Introduce your kids to the Chinese American film star who is set to make even more U.S. history.
The latest iconic face on U.S. currency pays homage to a hidden figure in old Hollywood. Known as the first Chinese American film star in Hollywood, Anna May Wong will become the first Asian American to appear on a U.S. quarter.
“Many prominent actors from the 1920s and 1930s saw their name framed by lightbulbs on movie theater marquees, so I thought it made sense to feature Anna May Wong in this way,” Emily Damstra, who designed the coin for the United States Mint, said in a press release. “Along with the hard work, determination, and skill Anna May Wong brought to the profession of acting, I think it was her face and expressive gestures that really captivated movie audiences, so I included these elements next to her name.”
Wong’s image is the fifth one from the American Women Quarters Program, which also includes poet laureate and activist Maya Angelou; astronaut Dr. Sally Ride, the first American woman in space; Wilma Mankiller, the first woman elected principal chief of the Cherokee Nation; and Nina Otero-Warren; the first woman superintendent of Santa Fe public schools.
Wong left an impressive legacy. By the time she passed away in 1961 at the age of 56 from a heart attack, Wong had become an international star with roles in more than 60 films. She was never married and had no children but her life and accomplishments continue to inspire generations of Chinese American actors. Indeed, her work and talent earned her a star on the Hollywood Walk of Fame in 1960. What else should you know about Wong? Here are a few more interesting facts you can share with your kids before the new coins roll out next year.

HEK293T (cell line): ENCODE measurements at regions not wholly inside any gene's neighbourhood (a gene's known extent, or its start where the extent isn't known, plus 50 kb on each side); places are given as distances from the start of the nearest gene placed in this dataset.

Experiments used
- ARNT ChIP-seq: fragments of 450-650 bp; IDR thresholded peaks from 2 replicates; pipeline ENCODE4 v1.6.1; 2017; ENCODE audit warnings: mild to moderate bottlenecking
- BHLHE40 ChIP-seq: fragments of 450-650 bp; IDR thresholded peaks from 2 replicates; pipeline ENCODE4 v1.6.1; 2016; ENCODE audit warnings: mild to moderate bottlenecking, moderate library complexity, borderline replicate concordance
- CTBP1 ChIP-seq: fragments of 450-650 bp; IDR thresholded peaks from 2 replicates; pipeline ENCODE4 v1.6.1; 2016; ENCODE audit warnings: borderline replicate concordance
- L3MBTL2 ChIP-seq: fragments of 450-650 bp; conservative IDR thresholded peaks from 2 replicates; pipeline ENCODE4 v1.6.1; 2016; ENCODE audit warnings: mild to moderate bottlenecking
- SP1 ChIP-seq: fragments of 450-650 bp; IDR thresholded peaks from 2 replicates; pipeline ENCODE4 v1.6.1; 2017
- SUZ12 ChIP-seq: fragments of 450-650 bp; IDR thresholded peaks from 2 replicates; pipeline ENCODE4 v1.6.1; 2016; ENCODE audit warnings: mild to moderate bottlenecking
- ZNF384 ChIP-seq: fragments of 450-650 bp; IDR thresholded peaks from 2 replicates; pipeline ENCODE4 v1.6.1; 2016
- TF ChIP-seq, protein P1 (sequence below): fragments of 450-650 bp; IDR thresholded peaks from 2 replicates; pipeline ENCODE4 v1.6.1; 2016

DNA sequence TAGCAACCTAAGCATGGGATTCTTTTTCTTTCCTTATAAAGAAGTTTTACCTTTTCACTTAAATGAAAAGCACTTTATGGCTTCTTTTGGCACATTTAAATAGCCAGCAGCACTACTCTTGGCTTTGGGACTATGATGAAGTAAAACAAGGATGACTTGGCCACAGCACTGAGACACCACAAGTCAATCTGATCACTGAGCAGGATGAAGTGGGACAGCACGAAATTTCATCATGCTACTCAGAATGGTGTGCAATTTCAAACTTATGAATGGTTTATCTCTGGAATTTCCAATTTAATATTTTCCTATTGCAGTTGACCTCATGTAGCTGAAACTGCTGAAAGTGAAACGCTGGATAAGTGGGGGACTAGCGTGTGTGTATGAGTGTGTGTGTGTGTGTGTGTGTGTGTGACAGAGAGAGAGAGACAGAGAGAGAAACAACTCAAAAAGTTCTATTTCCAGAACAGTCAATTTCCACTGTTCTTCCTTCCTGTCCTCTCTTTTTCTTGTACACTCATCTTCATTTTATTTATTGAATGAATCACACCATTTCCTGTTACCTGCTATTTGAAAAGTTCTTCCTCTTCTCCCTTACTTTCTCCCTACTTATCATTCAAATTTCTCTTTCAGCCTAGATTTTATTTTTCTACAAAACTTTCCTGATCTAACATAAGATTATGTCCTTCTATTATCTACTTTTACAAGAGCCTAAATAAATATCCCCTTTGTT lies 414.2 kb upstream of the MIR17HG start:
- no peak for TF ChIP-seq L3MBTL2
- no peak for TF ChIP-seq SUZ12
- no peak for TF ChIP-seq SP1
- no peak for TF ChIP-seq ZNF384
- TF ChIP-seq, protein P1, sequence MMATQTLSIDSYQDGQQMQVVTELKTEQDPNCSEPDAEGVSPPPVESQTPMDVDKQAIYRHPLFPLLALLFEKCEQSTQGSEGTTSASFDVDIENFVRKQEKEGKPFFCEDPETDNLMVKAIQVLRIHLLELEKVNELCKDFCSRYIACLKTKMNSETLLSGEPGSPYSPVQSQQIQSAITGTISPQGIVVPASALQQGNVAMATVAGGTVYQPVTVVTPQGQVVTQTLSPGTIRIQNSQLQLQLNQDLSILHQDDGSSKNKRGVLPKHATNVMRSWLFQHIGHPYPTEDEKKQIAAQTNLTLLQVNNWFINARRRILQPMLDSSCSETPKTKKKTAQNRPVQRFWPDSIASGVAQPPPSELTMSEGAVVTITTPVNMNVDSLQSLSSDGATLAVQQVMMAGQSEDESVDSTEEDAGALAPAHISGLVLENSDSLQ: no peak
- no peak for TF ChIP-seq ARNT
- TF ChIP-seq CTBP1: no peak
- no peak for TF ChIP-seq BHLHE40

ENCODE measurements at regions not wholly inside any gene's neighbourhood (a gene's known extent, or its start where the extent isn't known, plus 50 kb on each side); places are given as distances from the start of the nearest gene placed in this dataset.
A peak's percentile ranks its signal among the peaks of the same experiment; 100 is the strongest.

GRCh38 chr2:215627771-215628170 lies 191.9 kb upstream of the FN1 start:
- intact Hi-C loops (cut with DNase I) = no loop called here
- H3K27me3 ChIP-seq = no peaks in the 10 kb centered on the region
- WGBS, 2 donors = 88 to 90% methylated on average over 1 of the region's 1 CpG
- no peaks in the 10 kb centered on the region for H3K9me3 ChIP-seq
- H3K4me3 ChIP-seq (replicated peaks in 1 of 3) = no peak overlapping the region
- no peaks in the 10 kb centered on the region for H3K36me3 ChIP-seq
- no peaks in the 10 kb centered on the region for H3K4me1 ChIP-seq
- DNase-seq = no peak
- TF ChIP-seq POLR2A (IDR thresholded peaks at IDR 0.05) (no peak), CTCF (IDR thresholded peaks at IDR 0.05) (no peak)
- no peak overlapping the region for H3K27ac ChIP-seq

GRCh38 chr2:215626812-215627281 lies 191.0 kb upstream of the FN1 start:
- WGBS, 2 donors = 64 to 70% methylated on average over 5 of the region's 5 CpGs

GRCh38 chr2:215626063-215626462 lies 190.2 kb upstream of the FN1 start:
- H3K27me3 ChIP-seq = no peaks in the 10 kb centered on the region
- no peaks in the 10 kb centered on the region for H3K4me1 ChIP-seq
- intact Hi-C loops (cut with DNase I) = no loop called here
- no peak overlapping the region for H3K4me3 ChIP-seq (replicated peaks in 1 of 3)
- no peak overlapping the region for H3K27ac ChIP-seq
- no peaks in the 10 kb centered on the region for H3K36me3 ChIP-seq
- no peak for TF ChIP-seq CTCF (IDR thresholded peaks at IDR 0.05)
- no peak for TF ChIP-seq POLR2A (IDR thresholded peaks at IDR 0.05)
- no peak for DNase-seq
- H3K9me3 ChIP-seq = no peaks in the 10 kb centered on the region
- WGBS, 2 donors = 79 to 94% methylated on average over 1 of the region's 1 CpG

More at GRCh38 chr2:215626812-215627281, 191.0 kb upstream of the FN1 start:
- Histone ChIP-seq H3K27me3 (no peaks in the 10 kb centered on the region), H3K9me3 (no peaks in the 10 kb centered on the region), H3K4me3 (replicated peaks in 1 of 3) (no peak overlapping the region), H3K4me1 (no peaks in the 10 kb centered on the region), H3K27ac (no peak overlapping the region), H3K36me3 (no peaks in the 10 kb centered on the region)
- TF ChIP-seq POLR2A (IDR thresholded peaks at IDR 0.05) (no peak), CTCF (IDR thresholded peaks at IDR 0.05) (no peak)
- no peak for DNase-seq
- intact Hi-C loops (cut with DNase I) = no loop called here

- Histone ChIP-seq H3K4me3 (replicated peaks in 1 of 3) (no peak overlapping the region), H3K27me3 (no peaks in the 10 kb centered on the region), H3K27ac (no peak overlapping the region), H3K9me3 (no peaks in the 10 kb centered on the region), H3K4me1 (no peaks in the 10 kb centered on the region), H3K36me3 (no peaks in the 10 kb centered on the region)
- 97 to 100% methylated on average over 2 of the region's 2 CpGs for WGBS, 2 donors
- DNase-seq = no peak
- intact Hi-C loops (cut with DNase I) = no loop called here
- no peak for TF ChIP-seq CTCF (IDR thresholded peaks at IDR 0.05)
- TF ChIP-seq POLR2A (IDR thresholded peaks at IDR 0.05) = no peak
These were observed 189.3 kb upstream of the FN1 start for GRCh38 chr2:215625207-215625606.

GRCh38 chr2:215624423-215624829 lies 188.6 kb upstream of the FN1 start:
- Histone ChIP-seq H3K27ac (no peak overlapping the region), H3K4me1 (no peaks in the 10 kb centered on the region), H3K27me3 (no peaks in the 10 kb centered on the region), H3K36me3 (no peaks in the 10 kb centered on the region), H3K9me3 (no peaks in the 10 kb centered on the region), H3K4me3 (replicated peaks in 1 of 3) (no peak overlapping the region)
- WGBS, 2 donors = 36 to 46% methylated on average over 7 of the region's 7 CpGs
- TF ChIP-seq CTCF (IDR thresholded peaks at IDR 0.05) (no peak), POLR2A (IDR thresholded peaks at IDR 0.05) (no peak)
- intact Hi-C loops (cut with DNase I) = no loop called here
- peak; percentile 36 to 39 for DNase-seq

Wong was born Wong Liu Tsong (which means Frosted Yellow Willows) on Jan. 3, 1905, in Los Angeles. But her parents also gave her the English name, Anna, according to the National Women’s History Museum.
Wong grew up and attended public school in a diverse neighborhood in Los Angeles, where her parents owned a laundromat and she and her old sister were unfortunately bullied because of their race. She and her sister were eventually moved to a Chinese mission school in Chinatown, the museum explains.
When Wong was 9 years old she caught the acting bug and came up with her stage name, Anna May Wong. She reportedly skipped school and used her lunch money to go to the movies. When she was 14, she played a small role in the 1919 film, The Red Lantern.